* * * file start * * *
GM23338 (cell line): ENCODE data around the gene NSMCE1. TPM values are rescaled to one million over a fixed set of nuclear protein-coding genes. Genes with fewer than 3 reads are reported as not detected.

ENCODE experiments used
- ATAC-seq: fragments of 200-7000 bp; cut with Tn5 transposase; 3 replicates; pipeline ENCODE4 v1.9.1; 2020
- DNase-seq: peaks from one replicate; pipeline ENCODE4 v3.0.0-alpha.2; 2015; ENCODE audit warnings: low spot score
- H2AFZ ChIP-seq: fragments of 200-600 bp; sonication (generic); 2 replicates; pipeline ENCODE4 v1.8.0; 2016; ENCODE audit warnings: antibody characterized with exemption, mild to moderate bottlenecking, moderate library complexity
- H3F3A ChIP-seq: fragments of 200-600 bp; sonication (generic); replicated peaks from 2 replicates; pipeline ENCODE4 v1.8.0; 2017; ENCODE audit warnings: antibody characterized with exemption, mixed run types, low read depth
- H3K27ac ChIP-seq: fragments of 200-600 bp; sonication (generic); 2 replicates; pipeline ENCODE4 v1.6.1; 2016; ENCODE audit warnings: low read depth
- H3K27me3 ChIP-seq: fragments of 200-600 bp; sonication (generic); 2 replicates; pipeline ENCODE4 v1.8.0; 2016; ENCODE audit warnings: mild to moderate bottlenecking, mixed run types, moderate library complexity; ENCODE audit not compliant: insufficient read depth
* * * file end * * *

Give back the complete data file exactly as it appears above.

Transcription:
GM23338 (cell line): ENCODE data around the gene NSMCE1. TPM values are rescaled to one million over a fixed set of nuclear protein-coding genes. Genes with fewer than 3 reads are reported as not detected.

ENCODE experiments used
- ATAC-seq: fragments of 200-7000 bp; cut with Tn5 transposase; 3 replicates; pipeline ENCODE4 v1.9.1; 2020
- DNase-seq: peaks from one replicate; pipeline ENCODE4 v3.0.0-alpha.2; 2015; ENCODE audit warnings: low spot score
- H2AFZ ChIP-seq: fragments of 200-600 bp; sonication (generic); 2 replicates; pipeline ENCODE4 v1.8.0; 2016; ENCODE audit warnings: antibody characterized with exemption, mild to moderate bottlenecking, moderate library complexity
- H3F3A ChIP-seq: fragments of 200-600 bp; sonication (generic); replicated peaks from 2 replicates; pipeline ENCODE4 v1.8.0; 2017; ENCODE audit warnings: antibody characterized with exemption, mixed run types, low read depth
- H3K27ac ChIP-seq: fragments of 200-600 bp; sonication (generic); 2 replicates; pipeline ENCODE4 v1.6.1; 2016; ENCODE audit warnings: low read depth
- H3K27me3 ChIP-seq: fragments of 200-600 bp; sonication (generic); 2 replicates; pipeline ENCODE4 v1.8.0; 2016; ENCODE audit warnings: mild to moderate bottlenecking, mixed run types, moderate library complexity; ENCODE audit not compliant: insufficient read depth